Waldheim and Austria Vs. the Past : A Perfect Man for President

<i> Peter Loewenberg is a UCLA history professor and author of "Decoding the Past" (Knopf). </i>

Today’s Austrian presidential election, with former U.N. Secretary General Kurt Waldheim as the front-running candidate, once again raises the curtain on the Austrian past. Confrontation with the Austro-Fascist and Nazi years is a painful, often avoided subject in Austria, particularly when old wounds have been plastered over and the surface seems untroubled. Periodically, however, the past has a way of breaking through to show that all is not well underneath. This campaign has been such a breakthrough.

Austria has a proud heritage as the seedbed for much that has shaped 20th-Century culture and politics. Austria may boast of having nurtured the modern architecture of Loos, Neutra, Schindler and the international school; the innovative music of Webern, Berg and Schoenberg; the birth of modern expressionism with the paintings of Kokoschka, Klimt and Schiele; the Vienna school of philosophy of Wittgenstein and Carnap; the literature of Schnitzler, Musil and von Hoffmannsthal; the psychoanalysis of Freud and his followers; enlightened urban housing and child care; the Zionism of Herzl--and the dubious distinction of having spawned Hitler and Nazism.

Adolph Hitler, by his own account, acquired both his anti-Semitism and his demagogic style of politics in Austria. He learned political lessons from Karl Lueger, the anti-Semitic lord mayor of Vienna, and acquired ideology from the German nationalist, Georg von Schonerer. Nazism was a specific creature of pre-World War I Austria. When Hitler went to Germany at age 23, his political ideas and violent hatreds were fully formed. His tactics would be worked out later.


After Hitler joined Austria to the Third Reich, more than half a million Austrians turned out to cheer him in the center of Vienna on March 15, 1938. Ten percent of the Austrian people joined the Nazi party, more than the 7% who joined in Germany. The Austrian province of Carinthia became known as the Fuehrer’s “most loyal land.”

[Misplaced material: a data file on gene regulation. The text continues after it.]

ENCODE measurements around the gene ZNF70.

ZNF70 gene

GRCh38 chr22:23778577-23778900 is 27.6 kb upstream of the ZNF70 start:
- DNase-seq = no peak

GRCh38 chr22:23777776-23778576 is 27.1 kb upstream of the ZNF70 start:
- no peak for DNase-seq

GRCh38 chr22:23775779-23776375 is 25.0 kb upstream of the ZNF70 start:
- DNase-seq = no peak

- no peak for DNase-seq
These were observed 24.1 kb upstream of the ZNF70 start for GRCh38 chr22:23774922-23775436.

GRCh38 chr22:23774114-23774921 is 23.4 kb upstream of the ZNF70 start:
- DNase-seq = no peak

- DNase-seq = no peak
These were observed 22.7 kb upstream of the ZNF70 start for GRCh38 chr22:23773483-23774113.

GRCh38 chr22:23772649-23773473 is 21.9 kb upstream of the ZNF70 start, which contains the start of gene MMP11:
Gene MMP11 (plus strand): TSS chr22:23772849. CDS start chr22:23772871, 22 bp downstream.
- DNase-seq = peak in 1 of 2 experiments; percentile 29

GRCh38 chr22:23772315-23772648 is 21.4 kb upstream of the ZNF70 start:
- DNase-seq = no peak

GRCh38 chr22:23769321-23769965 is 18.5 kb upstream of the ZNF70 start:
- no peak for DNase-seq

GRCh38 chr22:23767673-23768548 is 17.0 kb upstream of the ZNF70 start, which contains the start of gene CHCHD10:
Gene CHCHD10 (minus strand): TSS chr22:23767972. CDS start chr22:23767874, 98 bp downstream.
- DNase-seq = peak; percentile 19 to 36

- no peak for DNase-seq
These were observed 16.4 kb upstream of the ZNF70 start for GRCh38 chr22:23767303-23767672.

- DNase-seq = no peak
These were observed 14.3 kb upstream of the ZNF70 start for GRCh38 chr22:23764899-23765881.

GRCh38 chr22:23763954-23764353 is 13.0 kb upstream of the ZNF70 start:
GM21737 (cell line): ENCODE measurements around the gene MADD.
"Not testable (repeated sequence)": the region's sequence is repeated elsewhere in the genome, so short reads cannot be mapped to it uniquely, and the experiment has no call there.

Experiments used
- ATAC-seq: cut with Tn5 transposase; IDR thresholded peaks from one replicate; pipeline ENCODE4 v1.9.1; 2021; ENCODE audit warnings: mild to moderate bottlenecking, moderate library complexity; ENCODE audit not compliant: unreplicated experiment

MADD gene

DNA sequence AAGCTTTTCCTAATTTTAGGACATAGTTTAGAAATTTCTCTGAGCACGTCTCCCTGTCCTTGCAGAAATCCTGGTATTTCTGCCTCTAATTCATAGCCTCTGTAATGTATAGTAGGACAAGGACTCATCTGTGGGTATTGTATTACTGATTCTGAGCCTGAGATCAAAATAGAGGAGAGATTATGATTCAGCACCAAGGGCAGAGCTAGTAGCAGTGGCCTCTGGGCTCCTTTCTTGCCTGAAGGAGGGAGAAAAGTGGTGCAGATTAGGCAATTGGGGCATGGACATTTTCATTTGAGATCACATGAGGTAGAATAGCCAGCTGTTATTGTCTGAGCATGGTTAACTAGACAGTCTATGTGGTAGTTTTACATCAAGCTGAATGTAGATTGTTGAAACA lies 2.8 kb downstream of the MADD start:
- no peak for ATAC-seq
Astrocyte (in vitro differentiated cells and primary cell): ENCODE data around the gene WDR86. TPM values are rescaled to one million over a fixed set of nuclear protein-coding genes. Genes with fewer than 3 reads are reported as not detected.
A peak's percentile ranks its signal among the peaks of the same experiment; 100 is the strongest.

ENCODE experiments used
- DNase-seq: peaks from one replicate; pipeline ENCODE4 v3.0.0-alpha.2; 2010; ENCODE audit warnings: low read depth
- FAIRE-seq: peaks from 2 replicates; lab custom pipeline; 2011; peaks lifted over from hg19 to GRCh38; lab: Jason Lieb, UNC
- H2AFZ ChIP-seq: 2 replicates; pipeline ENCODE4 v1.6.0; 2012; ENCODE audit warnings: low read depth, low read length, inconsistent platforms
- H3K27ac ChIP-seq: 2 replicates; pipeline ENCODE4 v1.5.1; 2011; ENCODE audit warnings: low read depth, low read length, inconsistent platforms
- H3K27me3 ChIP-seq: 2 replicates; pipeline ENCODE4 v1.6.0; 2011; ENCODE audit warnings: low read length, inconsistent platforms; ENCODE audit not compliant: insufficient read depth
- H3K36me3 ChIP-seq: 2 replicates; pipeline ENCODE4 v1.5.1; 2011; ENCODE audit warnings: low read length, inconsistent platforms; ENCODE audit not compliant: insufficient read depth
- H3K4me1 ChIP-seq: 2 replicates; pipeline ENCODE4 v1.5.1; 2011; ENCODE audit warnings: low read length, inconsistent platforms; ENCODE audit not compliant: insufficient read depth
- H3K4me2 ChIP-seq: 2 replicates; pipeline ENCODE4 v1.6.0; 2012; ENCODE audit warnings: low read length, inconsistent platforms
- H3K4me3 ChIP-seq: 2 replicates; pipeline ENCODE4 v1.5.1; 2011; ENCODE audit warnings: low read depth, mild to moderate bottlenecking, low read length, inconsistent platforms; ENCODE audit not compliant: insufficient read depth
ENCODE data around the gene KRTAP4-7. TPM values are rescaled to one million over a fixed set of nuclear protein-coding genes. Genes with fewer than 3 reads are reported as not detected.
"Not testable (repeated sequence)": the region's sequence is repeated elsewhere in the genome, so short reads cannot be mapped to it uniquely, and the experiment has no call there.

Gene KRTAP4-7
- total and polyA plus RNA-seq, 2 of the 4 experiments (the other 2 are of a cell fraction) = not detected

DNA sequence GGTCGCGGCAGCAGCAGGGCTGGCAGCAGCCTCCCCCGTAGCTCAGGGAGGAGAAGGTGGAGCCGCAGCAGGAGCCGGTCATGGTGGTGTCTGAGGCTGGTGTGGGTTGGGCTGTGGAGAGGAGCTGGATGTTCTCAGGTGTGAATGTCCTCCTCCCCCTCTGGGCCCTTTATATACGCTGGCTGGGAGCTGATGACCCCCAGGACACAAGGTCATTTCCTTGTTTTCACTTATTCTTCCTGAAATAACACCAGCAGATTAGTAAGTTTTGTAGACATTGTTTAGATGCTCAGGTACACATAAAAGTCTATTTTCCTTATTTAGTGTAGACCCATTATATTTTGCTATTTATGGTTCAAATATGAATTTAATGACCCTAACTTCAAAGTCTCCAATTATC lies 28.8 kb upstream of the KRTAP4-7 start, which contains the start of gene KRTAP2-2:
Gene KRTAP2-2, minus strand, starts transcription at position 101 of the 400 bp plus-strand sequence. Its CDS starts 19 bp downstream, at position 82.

The role of Austrians in key positions of the Nazi regime has never been made clear. “Austrians were zealously engaged in the Third Reich’s extermination machinery,” observed Austrian historian Gerhard Botz of the University of Salzburg. This was a career opportunity for people displaced by Germans in their own land.

During the 1943-44 anti-partisan campaign in the Balkans, the German army perpetrated such atrocities as the murder of women and children, the destruction of entire villages and their inhabitants, reprisal murders of 10 civilians for each German soldier killed. Botz noted that “these crimes were committed, not only by the SS, but also by regular Wehrmacht units, and often by units mostly made up of Austrians.”

When Austrian President Rudolf Kirschlager evaluated candidate Waldheim’s war record on April 22, he declared that a staff officer responsible for daily regional situation reports must be assumed to have known about the German army’s reprisal actions.

After the war, Austrians took comfort in the Allies’ 1943 Moscow declaration naming Austria as the first victim of Hitler’s aggression. But the Moscow declaration did not pardon Austrians for a share of the responsibility for Nazi crimes. Austrians like to regard the Germans as alone responsible; the acceptance and working through of their own responsibility never took place. Under the pressure of the Cold War, the Nazi past was quickly forgotten.

The new Austria was true to its well-merited reputation for accommodation, creating an identity as a neutral European country between East and West. Using the opportune moment after Stalin’s death, the Austrians got the Russians out and ended the occupation with a free, united and democratic state.